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United States Department of Agriculture

Agricultural Research Service

Research Project: GERMPLASM DEVELOPMENT FOR SOUTHERN PLAINS RANGELAND AND PASTURE LANDSCAPES Title: No-till drill planting of Texas bluegrass on the Southern Plains

Author
item Goldman, Jason

Submitted to: Native Plant Journal
Publication Type: Peer Reviewed Journal
Publication Acceptance Date: December 2, 2011
Publication Date: April 3, 2012
Citation: Goldman, J.J. 2012. No-till drill planting of Texas bluegrass on the Southern Plains. Native Plant Journal. 13(1):51-55.

Interpretive Summary: Texas bluegrass is one of a few native, cool-season perennial grasses that have withstood for centuries the region’s heat, droughts, grazing, and produces nutritious and palatable forage during the late fall, winter, and early spring when most warm-season rangeland forages are least preferred by livestock and low in nutrients. The extremely cottony seed head of Texas bluegrass has severely limited its use due to difficulties in harvesting and cleaning the seed to the extent it will flow through a drill. Combining the use of a flail-vac harvester, a hammer mill, and the WW2000 cleaner, Texas bluegrass seed was harvested, cleaned, and planted with a no-till drill at Woodward OK, USDA-ARS. Stands were established when seeds were drilled on March 22, 2007 and September 15, 2008, when soil moisture was available on the drilling date and for 6-8 weeks after planting. The cleaning and planting method presented here should enable more wide spread use of Texas bluegrass for pasture establishment, inclusion in native mixed seed lots for rangeland restoration, or inclusion in warm-season native pastures lacking a cool-season component.

Technical Abstract: Combining the use of a flail-vac harvester, a hammer mill, and the WW2000 cleaner, Texas bluegrass (Poa arachnifera Torr. [Poaceae]) seed was harvested, cleaned, and planted with a no-till drill at Woodward OK, USDA-ARS. Seeds were no-till drilled into clear ground or herbicide killed wheat stubble and stands were established when seeds were drilled on March 22, 2007 and September 15, 2008, when soil moisture was available on the drilling date and for 6-8 weeks after planting. Texas bluegrass is one of a few native, cool-season perennial grasses that have withstood for centuries the region’s heat, droughts, grazing, and produces nutritious and palatable forage during the late fall, winter, and early spring when most warm-season rangeland forages are least preferred by livestock and low in nutrients. The extremely cottony seed head of Texas bluegrass has severely limited its use due to difficulties in harvesting and cleaning the seed to the extent it will flow through a drill. The cleaning and planting method presented here should enable more wide spread use of Texas bluegrass for pasture establishment, inclusion in native mixed seed lots for rangeland restoration, or inclusion in warm-season native pastures lacking a cool-season component.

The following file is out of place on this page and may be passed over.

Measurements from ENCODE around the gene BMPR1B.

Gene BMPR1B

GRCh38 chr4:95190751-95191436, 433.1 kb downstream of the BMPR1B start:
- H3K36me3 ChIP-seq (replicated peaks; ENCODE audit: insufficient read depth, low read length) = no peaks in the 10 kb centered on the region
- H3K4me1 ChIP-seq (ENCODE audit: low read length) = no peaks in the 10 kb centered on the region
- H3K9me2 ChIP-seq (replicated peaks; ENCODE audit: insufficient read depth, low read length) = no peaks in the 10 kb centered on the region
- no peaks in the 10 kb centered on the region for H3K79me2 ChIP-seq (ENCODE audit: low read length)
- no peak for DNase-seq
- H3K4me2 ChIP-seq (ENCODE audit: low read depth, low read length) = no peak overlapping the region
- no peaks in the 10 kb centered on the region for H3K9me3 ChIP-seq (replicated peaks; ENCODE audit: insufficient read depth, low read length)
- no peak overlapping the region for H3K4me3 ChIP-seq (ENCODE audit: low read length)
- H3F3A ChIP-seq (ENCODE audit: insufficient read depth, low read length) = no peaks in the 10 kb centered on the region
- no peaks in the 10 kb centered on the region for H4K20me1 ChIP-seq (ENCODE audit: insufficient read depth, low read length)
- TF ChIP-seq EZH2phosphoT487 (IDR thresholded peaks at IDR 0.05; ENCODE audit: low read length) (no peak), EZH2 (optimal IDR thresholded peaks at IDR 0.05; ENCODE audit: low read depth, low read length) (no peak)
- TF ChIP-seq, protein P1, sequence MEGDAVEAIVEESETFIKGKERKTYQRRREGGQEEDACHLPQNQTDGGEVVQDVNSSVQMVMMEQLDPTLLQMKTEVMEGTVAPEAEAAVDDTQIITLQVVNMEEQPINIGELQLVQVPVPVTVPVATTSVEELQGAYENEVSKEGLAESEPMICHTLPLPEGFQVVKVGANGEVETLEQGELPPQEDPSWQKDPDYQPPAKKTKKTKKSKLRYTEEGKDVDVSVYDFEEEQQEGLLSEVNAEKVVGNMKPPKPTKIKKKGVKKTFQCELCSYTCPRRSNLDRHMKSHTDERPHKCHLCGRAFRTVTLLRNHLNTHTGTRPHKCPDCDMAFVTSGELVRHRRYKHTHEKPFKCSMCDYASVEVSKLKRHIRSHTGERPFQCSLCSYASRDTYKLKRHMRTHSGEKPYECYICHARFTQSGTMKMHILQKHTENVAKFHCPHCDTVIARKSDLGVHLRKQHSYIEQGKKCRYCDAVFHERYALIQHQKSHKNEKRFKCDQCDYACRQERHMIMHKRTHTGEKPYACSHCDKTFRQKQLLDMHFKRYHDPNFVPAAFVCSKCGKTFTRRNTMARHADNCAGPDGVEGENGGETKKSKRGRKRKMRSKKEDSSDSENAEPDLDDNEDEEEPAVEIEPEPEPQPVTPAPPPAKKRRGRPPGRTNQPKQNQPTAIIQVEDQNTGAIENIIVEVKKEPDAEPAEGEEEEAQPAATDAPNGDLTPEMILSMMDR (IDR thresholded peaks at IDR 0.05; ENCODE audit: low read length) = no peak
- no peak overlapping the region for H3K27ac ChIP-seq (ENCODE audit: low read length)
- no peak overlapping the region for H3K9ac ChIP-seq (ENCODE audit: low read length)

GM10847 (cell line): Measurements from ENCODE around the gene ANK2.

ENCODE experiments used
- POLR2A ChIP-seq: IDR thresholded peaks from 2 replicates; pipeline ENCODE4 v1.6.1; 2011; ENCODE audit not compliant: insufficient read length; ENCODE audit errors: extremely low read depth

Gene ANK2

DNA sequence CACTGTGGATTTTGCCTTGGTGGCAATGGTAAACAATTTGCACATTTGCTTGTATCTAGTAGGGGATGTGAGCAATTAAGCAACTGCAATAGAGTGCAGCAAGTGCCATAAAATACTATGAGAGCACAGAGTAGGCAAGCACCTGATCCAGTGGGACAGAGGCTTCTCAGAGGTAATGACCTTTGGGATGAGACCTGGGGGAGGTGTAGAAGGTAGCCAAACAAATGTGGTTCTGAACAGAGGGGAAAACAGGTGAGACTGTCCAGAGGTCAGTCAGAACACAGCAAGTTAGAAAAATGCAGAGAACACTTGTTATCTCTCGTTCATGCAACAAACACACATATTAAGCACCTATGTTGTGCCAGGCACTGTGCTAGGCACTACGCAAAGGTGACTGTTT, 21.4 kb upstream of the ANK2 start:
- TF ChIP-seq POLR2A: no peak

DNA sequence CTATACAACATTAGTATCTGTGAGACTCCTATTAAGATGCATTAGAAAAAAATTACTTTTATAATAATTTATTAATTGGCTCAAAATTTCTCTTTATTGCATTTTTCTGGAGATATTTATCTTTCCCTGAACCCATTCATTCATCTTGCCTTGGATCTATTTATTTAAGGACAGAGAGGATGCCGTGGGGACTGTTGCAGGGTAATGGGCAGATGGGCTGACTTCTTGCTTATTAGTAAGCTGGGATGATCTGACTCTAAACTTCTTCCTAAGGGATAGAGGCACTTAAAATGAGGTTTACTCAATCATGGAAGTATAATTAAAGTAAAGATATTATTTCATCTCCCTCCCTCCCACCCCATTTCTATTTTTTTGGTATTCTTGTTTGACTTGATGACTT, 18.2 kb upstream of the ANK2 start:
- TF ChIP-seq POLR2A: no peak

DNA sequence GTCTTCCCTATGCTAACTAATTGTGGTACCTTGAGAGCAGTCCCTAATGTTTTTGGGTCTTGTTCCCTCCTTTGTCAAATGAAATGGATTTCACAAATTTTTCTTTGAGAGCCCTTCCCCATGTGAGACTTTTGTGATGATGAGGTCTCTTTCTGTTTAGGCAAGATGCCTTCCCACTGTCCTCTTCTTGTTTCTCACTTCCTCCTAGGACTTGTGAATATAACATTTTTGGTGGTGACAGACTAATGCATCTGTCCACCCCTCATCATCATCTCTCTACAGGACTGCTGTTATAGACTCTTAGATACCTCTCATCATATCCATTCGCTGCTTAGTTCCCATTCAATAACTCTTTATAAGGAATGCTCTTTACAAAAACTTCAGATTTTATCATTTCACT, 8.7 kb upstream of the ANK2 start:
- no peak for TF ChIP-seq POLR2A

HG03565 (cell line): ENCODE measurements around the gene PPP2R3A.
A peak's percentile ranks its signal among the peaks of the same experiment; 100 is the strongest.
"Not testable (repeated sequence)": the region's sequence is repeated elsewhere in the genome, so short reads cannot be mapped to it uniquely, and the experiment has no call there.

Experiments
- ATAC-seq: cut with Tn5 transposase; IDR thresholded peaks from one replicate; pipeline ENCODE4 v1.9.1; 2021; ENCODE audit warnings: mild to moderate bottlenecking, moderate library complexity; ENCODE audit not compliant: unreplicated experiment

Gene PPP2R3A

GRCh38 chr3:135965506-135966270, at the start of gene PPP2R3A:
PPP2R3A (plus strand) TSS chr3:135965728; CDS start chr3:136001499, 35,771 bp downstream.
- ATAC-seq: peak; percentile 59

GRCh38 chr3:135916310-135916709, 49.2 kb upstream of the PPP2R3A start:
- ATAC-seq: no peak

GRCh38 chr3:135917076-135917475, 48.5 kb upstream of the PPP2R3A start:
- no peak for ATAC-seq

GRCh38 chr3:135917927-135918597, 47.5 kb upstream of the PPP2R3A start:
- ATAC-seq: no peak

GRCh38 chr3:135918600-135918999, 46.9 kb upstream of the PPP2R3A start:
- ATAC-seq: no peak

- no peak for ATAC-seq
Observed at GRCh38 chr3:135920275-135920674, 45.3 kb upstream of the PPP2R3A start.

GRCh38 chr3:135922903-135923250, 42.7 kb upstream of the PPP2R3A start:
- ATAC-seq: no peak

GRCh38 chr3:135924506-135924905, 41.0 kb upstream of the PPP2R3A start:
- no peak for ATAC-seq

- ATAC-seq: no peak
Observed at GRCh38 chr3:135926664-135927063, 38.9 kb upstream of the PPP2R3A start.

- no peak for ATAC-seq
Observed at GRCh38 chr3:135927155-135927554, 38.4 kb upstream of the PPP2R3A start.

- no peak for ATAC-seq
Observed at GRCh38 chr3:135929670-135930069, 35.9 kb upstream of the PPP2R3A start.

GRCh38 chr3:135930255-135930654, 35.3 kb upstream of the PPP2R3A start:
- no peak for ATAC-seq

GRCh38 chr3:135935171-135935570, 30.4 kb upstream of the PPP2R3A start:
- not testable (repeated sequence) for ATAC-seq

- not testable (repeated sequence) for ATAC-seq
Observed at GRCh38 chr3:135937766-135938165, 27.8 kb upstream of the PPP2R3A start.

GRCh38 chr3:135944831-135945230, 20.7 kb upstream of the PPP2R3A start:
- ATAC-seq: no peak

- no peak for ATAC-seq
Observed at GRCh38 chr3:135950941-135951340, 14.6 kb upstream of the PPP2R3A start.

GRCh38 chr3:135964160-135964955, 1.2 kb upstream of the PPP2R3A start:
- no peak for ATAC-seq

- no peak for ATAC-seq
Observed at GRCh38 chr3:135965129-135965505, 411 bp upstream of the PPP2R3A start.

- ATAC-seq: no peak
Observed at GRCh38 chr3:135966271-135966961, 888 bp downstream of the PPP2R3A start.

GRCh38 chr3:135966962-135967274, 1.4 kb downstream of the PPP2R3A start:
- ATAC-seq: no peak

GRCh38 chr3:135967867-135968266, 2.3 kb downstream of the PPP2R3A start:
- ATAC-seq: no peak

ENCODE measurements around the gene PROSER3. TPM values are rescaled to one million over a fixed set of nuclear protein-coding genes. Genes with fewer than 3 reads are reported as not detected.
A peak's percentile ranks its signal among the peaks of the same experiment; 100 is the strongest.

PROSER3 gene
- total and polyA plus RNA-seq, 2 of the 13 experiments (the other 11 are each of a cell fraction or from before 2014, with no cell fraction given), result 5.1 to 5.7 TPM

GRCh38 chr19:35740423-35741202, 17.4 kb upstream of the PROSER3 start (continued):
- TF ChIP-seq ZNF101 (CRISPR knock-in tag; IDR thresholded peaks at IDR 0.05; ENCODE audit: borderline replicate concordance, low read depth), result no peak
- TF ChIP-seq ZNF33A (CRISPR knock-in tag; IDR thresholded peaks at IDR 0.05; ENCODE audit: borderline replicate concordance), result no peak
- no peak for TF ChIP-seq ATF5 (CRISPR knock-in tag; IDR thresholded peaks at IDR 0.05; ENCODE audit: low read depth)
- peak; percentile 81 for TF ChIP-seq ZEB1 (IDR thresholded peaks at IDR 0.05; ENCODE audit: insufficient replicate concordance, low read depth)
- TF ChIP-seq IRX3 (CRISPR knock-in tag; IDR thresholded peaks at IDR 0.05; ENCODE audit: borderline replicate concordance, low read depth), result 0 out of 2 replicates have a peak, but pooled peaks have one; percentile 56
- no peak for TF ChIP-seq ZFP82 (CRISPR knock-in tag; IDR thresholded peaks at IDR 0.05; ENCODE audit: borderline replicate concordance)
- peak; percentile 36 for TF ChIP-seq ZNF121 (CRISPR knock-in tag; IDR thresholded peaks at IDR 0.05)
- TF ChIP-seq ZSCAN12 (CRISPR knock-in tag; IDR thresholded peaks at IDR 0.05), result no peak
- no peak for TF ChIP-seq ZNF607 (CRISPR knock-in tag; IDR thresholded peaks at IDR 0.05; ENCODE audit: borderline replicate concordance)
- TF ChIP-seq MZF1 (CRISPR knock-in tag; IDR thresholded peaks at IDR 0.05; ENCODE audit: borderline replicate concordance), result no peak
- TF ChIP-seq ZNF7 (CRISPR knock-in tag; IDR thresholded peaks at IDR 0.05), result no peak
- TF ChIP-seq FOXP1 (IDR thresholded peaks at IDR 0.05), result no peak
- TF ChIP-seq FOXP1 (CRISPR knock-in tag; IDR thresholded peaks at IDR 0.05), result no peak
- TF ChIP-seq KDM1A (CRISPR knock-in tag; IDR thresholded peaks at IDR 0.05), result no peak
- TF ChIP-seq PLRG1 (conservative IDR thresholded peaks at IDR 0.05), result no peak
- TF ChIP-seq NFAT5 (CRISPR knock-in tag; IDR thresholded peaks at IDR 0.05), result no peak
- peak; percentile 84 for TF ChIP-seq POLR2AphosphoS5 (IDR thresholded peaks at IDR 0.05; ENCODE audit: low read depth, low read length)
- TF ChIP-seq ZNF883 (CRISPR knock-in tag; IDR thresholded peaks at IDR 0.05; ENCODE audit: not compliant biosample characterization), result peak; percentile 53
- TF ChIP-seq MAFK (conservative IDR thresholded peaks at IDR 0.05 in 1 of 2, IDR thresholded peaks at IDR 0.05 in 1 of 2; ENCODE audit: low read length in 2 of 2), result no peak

Last Modified: 10/25/2014
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